In a contentious time filled with arguments about what is true, what are facts, and what is spin, the words "Bible-believing" have become a loaded term. Different people can read the same texts and come to different conclusions about some of life's most important questions: creation and evolution, sexual ethics, violence, cosmic history, and what it means to have eternal life. So many camps come up with so many interpretations, it's no wonder so many people are asking, "Is the Bible true?" Christians can't even agree on what it teaches, and those who do agree are often the first to denounce those who don't.
So how do we sort it all out? Isn't the Bible worth reading and studying? Or is it only for those who want to debate theories of the atonement, the end of time, the boundaries of life and death, and whether women should cover their heads in church?
Jared Byas offers a game-changing paradigm: "The Bible's most urgent message to us is that truth is only true when it is lived out in love."
Does this mean that "truth" is relative? Just the opposite.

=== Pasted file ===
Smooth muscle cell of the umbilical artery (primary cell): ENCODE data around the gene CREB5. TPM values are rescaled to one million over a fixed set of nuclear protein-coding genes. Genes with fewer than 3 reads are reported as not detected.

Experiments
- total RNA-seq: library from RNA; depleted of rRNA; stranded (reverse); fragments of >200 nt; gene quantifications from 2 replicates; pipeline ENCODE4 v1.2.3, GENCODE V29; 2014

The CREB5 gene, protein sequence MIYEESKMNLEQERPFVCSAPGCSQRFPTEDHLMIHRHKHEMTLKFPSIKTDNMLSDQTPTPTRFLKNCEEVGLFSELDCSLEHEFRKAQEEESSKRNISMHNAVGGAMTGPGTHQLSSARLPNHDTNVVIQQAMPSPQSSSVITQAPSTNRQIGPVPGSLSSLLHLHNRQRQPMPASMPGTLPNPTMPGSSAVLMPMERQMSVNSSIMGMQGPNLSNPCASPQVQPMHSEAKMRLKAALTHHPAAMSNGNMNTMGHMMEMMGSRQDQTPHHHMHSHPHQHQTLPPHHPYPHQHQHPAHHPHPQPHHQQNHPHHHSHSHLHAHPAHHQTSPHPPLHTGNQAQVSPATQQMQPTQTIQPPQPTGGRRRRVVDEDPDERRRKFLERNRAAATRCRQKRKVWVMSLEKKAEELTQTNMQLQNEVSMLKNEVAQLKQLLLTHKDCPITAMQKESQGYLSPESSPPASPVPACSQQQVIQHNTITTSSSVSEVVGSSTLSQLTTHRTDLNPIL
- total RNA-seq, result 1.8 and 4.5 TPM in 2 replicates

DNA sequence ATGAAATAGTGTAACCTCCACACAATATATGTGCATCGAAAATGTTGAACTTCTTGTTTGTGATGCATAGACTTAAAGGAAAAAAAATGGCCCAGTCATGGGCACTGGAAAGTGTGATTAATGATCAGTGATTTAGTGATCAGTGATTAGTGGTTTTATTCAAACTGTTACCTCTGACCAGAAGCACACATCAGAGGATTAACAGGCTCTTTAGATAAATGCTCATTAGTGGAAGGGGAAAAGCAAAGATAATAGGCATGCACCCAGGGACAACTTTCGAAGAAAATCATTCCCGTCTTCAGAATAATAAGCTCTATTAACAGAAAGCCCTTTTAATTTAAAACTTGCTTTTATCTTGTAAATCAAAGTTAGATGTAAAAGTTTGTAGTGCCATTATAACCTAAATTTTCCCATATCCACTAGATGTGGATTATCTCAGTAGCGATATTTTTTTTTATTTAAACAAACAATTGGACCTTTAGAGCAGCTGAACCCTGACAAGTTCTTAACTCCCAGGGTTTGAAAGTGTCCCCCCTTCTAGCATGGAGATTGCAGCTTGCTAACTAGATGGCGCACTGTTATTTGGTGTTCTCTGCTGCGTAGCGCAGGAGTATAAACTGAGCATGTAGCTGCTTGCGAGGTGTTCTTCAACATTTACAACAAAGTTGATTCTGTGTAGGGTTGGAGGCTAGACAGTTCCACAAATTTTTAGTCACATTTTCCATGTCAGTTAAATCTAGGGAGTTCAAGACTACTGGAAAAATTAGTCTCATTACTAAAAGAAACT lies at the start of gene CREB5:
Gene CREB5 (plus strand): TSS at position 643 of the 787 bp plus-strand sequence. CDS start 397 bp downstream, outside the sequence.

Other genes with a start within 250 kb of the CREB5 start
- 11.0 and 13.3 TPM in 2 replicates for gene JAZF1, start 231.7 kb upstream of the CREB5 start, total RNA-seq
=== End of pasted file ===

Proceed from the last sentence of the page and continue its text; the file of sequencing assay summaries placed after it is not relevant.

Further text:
There is a difference between fact and fiction, truth and lies, the Word of God and the words of humans. Truth is, however, sharply defined: it exists when we live out a nuanced life of love patterned after Jesus. The Christian life is grounded not in human understanding and certainty, but in a living relationship revealed in what the Bible tells us about who God is and what on earth God is up to.
Byas notes, The Bible is much more concerned with whether the people of God are walking in the truth than it is with our beliefs and opinions about it.
A biblically-based Christian faith does not require a library of doctrines and a litmus test of beliefs. It requires the love of God, lived out. How do we know that? Because the Bible tells us so. Love is the Bottom Line offers a way back to the Bible, responding to its story of the love of God and its call to participate in the great story that God's love is unfolding in human history.
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